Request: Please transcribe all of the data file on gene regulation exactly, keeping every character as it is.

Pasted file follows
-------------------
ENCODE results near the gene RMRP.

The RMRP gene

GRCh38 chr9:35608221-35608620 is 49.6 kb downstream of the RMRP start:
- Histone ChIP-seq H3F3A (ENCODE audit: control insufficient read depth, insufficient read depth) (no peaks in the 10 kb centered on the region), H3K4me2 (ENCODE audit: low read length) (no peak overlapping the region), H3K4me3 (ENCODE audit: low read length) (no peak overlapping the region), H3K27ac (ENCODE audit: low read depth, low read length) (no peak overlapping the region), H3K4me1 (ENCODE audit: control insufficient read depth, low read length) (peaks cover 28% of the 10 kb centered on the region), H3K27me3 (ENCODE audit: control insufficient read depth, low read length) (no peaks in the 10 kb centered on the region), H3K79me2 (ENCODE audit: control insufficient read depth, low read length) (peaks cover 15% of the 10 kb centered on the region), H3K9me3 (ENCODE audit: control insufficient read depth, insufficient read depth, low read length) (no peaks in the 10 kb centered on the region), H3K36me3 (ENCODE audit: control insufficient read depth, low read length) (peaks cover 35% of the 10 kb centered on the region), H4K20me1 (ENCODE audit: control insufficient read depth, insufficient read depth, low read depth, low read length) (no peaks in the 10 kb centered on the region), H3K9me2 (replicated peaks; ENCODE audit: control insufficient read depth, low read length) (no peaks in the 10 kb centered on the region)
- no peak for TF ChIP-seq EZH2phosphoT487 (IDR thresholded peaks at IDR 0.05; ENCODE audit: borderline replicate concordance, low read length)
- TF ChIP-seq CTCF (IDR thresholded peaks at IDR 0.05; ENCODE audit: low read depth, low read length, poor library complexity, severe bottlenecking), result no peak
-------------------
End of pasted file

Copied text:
ENCODE results near the gene RMRP.

The RMRP gene

GRCh38 chr9:35608221-35608620 is 49.6 kb downstream of the RMRP start:
- Histone ChIP-seq H3F3A (ENCODE audit: control insufficient read depth, insufficient read depth) (no peaks in the 10 kb centered on the region), H3K4me2 (ENCODE audit: low read length) (no peak overlapping the region), H3K4me3 (ENCODE audit: low read length) (no peak overlapping the region), H3K27ac (ENCODE audit: low read depth, low read length) (no peak overlapping the region), H3K4me1 (ENCODE audit: control insufficient read depth, low read length) (peaks cover 28% of the 10 kb centered on the region), H3K27me3 (ENCODE audit: control insufficient read depth, low read length) (no peaks in the 10 kb centered on the region), H3K79me2 (ENCODE audit: control insufficient read depth, low read length) (peaks cover 15% of the 10 kb centered on the region), H3K9me3 (ENCODE audit: control insufficient read depth, insufficient read depth, low read length) (no peaks in the 10 kb centered on the region), H3K36me3 (ENCODE audit: control insufficient read depth, low read length) (peaks cover 35% of the 10 kb centered on the region), H4K20me1 (ENCODE audit: control insufficient read depth, insufficient read depth, low read depth, low read length) (no peaks in the 10 kb centered on the region), H3K9me2 (replicated peaks; ENCODE audit: control insufficient read depth, low read length) (no peaks in the 10 kb centered on the region)
- no peak for TF ChIP-seq EZH2phosphoT487 (IDR thresholded peaks at IDR 0.05; ENCODE audit: borderline replicate concordance, low read length)
- TF ChIP-seq CTCF (IDR thresholded peaks at IDR 0.05; ENCODE audit: low read depth, low read length, poor library complexity, severe bottlenecking), result no peak